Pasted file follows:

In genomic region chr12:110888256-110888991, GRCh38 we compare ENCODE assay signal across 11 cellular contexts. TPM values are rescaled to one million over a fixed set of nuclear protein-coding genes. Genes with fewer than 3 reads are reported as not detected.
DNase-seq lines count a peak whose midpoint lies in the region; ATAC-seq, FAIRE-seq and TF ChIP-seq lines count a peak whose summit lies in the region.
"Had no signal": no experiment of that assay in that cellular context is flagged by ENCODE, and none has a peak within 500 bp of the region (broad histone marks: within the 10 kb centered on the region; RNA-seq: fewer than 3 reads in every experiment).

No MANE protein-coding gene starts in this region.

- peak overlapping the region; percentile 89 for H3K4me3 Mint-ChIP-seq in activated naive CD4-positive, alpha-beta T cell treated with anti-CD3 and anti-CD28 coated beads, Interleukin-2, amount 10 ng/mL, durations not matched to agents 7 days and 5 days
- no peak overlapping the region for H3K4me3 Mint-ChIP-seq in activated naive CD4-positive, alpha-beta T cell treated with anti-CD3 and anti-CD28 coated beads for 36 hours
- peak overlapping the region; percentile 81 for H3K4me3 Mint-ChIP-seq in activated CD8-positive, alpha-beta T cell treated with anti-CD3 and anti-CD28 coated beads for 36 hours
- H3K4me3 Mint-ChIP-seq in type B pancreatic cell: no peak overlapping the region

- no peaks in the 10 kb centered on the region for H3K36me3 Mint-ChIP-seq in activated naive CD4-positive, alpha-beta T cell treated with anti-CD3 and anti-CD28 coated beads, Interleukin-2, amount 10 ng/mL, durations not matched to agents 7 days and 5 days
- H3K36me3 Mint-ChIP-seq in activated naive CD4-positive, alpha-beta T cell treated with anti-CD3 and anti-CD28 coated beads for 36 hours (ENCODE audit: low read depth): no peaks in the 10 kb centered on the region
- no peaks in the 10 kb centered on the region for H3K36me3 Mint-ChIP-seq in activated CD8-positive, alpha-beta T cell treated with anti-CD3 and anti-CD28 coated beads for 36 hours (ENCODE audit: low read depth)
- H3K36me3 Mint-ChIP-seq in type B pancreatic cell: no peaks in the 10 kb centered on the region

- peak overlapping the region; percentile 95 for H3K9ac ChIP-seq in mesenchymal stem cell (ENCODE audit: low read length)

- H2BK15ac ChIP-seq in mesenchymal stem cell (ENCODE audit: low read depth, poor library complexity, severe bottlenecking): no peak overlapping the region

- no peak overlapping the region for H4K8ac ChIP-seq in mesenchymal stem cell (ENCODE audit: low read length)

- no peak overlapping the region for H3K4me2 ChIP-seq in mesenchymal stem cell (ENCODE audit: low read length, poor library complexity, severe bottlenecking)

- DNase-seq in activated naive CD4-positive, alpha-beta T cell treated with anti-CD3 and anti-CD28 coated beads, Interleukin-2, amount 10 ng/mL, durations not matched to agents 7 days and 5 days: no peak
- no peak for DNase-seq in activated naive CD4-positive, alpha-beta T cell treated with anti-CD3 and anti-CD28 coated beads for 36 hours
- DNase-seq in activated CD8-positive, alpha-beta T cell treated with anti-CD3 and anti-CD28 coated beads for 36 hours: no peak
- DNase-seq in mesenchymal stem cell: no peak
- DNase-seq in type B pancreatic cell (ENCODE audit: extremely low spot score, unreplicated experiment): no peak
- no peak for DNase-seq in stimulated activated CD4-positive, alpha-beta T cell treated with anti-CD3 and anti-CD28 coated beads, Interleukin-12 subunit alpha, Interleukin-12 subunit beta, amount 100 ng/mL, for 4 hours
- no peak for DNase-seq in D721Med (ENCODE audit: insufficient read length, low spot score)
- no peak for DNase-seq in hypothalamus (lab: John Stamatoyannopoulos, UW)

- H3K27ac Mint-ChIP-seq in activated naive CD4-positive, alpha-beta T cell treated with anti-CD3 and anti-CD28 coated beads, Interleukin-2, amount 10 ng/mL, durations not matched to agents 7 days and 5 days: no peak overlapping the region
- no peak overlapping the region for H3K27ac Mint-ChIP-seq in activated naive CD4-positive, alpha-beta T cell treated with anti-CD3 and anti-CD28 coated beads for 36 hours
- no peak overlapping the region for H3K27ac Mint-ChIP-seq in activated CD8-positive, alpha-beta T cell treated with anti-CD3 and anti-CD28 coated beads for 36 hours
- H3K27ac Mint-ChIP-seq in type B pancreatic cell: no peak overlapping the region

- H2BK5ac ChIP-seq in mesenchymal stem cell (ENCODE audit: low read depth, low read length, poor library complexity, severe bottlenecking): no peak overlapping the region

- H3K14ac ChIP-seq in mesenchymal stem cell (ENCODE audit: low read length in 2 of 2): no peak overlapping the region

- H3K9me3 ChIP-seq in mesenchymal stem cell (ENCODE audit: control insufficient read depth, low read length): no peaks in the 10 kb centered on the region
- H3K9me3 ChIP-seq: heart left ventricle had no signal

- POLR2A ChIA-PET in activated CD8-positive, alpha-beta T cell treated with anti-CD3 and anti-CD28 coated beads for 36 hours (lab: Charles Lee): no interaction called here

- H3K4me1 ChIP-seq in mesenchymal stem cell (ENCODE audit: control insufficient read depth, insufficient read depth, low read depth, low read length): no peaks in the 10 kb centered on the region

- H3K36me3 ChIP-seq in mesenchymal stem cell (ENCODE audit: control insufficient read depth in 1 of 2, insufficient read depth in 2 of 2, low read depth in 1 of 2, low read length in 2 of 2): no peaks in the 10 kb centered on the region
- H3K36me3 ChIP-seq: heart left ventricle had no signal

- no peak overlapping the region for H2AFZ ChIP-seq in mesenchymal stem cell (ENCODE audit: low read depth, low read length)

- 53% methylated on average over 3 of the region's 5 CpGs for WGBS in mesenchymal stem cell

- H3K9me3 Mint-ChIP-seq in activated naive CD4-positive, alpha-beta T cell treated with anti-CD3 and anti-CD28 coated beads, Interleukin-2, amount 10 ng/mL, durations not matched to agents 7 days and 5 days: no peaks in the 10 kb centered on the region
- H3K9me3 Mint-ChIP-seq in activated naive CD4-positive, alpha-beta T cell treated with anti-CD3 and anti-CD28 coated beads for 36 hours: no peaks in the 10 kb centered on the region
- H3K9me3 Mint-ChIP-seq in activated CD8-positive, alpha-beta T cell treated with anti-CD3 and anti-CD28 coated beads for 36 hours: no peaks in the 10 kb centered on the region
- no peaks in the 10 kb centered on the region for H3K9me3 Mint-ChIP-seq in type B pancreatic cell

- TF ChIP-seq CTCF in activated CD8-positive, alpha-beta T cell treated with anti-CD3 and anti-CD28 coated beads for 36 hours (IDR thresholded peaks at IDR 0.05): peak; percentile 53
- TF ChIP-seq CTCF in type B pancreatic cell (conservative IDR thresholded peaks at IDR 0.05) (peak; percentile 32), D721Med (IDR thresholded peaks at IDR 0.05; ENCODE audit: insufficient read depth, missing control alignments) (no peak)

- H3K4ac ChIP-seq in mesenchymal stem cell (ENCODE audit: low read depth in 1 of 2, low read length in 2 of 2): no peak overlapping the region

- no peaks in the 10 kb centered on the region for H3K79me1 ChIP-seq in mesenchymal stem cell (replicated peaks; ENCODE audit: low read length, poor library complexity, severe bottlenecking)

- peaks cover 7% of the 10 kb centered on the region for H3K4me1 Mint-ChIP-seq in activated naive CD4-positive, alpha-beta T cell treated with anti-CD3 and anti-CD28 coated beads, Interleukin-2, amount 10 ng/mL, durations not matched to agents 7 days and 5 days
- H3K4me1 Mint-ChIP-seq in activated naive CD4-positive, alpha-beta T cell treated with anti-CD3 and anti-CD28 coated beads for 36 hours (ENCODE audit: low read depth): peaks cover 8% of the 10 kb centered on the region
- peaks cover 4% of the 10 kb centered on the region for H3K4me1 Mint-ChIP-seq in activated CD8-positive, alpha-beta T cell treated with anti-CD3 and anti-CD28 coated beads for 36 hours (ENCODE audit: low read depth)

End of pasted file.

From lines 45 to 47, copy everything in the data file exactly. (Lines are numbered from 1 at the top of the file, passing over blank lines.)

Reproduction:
- H3K4ac ChIP-seq in mesenchymal stem cell (ENCODE audit: low read depth in 1 of 2, low read length in 2 of 2): no peak overlapping the region

- no peaks in the 10 kb centered on the region for H3K79me1 ChIP-seq in mesenchymal stem cell (replicated peaks; ENCODE audit: low read length, poor library complexity, severe bottlenecking)

- peaks cover 7% of the 10 kb centered on the region for H3K4me1 Mint-ChIP-seq in activated naive CD4-positive, alpha-beta T cell treated with anti-CD3 and anti-CD28 coated beads, Interleukin-2, amount 10 ng/mL, durations not matched to agents 7 days and 5 days